DENVER – Following a marathon overnight negotiating session, the Denver teacher’s strike is over.
We’re still awaiting a full breakdown about details of the agreement, however, the district agreed to a counter offer from the Denver Teachers Classroom Association (DCTA).
The agreement must be ratified by the teacher’s union in order to go into effect. The DCTA said the agreement resulted in an increase of 7 to 11 percent in base pay and a “clear and transparent” 20-step salary schedule as well as cost of living increases in the second and third years of the agreement.
DCTA president Amie Baca-Oehlert released a statement after announcing the end of the strike. It read in part, “Denver educators didn’t just fight for their students, profession and community. They have led the way for our entire state by bringing to the forefront our students’ need for qualified, committed, and caring educators that can afford to stay in the classroom and live in the communities where they teach.”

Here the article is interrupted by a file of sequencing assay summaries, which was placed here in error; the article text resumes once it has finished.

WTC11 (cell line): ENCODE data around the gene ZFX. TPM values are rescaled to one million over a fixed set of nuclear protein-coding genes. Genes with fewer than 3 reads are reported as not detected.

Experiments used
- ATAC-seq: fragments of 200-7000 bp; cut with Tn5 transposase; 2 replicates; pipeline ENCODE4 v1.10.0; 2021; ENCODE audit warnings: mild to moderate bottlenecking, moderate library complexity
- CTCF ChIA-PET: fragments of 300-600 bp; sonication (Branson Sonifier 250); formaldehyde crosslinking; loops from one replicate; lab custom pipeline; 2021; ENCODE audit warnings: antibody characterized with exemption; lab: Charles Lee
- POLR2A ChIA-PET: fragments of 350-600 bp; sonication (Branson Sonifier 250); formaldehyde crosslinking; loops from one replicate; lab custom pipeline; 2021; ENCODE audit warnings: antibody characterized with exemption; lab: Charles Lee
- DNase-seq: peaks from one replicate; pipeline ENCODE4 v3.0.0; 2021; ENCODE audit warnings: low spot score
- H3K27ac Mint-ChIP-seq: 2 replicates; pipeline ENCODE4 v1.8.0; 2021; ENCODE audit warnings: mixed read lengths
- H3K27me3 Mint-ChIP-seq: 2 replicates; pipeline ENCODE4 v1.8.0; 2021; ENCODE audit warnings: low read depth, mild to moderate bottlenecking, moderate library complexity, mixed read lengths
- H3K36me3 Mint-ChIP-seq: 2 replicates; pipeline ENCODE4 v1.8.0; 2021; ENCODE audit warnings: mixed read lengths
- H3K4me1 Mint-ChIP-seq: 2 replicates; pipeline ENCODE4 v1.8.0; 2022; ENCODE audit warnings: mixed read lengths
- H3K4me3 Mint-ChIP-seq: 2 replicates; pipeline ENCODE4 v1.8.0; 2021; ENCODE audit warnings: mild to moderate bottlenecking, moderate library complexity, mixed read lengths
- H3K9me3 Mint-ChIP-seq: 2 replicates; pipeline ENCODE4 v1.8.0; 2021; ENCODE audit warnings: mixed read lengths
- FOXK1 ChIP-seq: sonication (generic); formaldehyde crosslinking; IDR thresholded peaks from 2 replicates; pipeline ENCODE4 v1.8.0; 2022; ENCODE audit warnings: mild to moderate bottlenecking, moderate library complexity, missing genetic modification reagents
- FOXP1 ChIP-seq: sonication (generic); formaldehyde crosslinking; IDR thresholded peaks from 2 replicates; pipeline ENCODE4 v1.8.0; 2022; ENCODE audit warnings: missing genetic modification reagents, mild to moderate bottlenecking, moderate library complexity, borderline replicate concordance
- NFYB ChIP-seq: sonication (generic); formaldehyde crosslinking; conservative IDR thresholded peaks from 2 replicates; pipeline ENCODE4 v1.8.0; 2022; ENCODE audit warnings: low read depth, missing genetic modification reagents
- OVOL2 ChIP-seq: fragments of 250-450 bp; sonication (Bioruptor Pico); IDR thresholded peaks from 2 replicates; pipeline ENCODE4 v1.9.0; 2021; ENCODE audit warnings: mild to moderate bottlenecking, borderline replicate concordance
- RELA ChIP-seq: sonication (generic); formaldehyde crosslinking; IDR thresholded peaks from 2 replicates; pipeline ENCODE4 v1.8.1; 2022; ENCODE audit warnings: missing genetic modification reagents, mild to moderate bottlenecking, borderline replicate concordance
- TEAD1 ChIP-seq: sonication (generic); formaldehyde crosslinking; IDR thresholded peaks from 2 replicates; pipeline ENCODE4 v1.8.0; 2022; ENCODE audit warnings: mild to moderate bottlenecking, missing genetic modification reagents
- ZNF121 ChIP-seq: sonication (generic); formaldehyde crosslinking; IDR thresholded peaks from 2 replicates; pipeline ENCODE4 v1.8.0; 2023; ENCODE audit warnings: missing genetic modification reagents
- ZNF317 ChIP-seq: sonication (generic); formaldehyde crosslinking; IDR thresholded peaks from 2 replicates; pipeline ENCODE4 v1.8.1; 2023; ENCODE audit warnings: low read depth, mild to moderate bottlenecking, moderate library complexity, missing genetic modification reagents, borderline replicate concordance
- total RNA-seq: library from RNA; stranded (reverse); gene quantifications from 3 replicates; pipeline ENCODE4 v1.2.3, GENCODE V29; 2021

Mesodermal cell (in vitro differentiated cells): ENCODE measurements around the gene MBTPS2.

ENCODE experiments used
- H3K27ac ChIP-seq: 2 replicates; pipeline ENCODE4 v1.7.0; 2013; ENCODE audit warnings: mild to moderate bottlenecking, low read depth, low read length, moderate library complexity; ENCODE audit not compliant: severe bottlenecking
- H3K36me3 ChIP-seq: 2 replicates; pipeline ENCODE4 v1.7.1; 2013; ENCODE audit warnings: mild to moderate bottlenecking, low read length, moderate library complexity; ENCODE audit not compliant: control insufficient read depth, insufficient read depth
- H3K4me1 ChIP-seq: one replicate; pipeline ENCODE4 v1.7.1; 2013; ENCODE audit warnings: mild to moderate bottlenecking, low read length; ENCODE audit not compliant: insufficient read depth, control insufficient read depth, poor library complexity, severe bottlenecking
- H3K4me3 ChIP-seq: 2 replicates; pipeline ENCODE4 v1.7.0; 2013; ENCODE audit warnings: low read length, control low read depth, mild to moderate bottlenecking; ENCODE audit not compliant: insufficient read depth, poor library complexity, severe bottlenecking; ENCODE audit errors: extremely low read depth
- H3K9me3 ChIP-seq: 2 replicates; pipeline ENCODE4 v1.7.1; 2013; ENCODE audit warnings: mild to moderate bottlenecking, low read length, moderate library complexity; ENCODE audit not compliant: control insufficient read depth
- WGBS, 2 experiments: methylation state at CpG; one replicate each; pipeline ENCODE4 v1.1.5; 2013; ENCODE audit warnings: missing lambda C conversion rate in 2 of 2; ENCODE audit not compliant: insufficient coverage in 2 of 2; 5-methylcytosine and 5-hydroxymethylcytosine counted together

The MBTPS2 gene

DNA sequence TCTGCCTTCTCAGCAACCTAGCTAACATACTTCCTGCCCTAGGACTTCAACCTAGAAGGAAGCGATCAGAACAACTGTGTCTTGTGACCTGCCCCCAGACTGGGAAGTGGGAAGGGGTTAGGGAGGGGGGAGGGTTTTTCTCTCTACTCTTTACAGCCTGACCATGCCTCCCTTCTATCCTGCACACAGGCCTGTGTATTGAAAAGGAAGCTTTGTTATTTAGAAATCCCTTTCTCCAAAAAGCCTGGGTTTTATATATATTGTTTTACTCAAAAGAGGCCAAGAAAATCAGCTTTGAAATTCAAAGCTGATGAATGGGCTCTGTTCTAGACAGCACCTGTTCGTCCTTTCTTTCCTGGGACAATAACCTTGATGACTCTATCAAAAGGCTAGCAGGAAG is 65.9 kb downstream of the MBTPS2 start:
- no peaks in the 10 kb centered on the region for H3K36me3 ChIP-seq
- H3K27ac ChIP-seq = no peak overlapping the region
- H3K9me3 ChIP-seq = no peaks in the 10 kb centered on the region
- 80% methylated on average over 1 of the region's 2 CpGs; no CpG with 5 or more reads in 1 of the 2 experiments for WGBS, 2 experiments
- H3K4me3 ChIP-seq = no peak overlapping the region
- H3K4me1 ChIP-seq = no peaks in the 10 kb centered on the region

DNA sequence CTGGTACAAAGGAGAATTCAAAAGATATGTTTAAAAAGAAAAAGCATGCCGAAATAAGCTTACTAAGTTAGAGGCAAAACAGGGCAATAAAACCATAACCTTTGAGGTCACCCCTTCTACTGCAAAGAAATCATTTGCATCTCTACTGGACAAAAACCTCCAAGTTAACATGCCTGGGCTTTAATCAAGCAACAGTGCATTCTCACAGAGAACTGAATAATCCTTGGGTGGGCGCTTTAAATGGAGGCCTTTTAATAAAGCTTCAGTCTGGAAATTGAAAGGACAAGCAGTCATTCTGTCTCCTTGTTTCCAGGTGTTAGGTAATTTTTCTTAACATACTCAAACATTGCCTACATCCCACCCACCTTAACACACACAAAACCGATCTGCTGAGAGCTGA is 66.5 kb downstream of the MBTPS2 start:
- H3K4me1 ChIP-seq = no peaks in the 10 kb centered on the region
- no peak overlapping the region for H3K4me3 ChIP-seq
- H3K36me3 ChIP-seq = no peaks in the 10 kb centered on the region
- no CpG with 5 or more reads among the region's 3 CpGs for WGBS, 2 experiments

Denver Public Schools posted on Facebook:
We're pleased to share that DPS and the DCTA reached a tentative agreement on a new ProComp contract at about 6 a.m. on…
Colorado Gov. Jared Polis (D) tweeted, ” I am happy to see that
@DPSNewsNow and @DenverTeachers came back to the table tonight and reached a tentative agreement. This is great news for teachers, educators, administrators, and, most importantly, the students of Denver.”
Denver teachers began striking on Monday in an effort to improve base pay for teachers in the district. They said called the district’s previous salary schedule confusing and unpredictable and they said it didn’t provide an adequate wage to teachers.
Denver Public Schools had said its previous proposals to offer a solution before the strike began were competitive and offered incentives to attract and retain teachers.